Q: Fresh Express has been known for implementing the highest food safety standards. In what ways will the research findings alter Fresh Express’s food safety program?
A: We can’t answer your questions because we have to wait with everyone else for the results. We don’t know what the findings are, but we’re dying to know. When we decided to commit $2 million toward the research a couple of years ago, we wanted the entire process to be completely transparent and independent of Fresh Express.
Q: How was that accomplished?
A: Dr. Michael Osterholm convened his committee of three regulators and two academics. We told them the five areas of focus but didn’t want Fresh Express fingerprints on how the research was conducted and who got money.
The one requirement was to complete it in one year and present results to everyone at the same time — the whole industry, the regulators, legislators, and all interested parties — in an open meeting. We intentionally kept the cost for participation minimal, just $100 to cover meals and other basic expenses. This is all about trying to get the story told.
Q: Does Fresh Express intend to follow the recommendations put forth by the independent team of experts if they are more rigorous and stringent than the program currently in place?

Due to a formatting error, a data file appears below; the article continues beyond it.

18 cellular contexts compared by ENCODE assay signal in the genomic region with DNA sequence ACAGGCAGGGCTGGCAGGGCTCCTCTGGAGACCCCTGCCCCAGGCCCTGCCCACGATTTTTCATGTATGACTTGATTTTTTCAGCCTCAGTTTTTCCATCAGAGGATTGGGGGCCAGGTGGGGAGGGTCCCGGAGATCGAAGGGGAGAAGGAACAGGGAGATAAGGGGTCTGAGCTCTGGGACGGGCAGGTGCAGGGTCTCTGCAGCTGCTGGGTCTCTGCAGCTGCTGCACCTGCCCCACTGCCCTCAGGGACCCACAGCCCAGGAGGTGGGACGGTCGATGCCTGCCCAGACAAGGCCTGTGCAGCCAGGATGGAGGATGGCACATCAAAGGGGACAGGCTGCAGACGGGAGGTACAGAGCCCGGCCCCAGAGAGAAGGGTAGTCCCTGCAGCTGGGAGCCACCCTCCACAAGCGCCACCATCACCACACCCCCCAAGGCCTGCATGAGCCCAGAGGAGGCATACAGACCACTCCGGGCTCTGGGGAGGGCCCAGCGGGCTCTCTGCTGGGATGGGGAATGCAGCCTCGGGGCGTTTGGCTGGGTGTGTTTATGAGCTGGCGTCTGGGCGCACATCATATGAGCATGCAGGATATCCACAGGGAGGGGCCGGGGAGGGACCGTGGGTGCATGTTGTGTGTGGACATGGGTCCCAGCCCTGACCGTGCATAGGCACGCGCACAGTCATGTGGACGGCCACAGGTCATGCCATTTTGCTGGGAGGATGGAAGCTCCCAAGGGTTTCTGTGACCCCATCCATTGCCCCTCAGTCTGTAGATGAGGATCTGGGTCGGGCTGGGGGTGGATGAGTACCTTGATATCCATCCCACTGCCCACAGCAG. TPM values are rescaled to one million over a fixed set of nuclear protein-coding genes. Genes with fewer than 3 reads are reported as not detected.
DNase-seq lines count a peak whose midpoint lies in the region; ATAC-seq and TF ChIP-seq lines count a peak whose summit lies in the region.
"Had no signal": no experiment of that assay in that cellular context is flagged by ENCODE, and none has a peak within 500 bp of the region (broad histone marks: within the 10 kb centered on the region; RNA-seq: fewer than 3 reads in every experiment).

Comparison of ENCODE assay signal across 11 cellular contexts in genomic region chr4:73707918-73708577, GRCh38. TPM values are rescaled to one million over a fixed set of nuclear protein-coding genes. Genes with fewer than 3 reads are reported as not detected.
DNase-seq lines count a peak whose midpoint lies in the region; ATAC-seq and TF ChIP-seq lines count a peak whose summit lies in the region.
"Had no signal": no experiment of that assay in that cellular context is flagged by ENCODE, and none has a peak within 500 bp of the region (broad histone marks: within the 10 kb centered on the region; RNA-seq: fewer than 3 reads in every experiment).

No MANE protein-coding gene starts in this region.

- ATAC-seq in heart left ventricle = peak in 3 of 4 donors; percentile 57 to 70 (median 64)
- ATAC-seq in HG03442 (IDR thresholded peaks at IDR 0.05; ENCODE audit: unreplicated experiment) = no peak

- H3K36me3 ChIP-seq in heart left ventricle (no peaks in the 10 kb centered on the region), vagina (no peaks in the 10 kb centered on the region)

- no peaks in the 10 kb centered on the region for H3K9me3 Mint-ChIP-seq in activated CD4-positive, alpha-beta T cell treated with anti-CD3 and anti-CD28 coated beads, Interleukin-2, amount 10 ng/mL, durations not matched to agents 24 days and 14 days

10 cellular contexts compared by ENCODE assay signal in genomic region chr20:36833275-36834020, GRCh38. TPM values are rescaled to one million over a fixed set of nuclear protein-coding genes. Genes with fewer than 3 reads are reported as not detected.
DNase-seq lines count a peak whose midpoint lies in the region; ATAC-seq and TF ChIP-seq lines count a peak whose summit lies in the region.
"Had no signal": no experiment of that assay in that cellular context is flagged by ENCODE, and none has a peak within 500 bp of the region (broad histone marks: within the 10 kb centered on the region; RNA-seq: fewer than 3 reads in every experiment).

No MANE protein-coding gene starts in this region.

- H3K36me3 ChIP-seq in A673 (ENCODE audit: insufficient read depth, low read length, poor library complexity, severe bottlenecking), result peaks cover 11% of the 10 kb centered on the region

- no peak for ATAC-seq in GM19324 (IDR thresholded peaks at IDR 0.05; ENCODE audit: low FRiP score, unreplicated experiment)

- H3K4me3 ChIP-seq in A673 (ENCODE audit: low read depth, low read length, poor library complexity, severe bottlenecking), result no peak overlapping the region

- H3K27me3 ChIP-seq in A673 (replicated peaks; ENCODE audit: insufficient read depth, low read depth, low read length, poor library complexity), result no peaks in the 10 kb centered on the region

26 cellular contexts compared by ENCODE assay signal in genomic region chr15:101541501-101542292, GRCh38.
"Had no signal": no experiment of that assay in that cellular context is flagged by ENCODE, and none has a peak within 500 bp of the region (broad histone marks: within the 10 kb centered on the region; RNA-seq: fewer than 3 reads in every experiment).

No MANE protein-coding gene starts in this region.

A: What we will have to do is reassess our program once we hear the research results. Then we can answer how we will change or alter our food safety program.
Q: What are the key pieces of information you hope to glean from this research? Are you anticipating any big surprises or discoveries?
A: We do, given the mix of researchers from across the country from various institutions. We are expecting interesting results on how to attack problems, better understanding the risk of internationalization of E. coli 0157:H7 into the tissue of plants, and mitigation strategies, and a big one for us — what is the role of properly composted material? Can it still have a chance of spreading E. coli 0157?
Q: I thought Fresh Express didn’t use composted material in its production. Is this a widely done practice in the industry?
A: We don’t use it now; we’ve been afraid to. I’d say it is commonly used.
Q: What is the government role in this project?
A: Certainly the panel that Dr. Osterholm selected included high level executives from CDC, FDA and California HHS. We think these papers will give government officials things to think about in how to go about regulatory activities.
Q: Are you anticipating the recommendations coming out of this research will influence regulatory actions?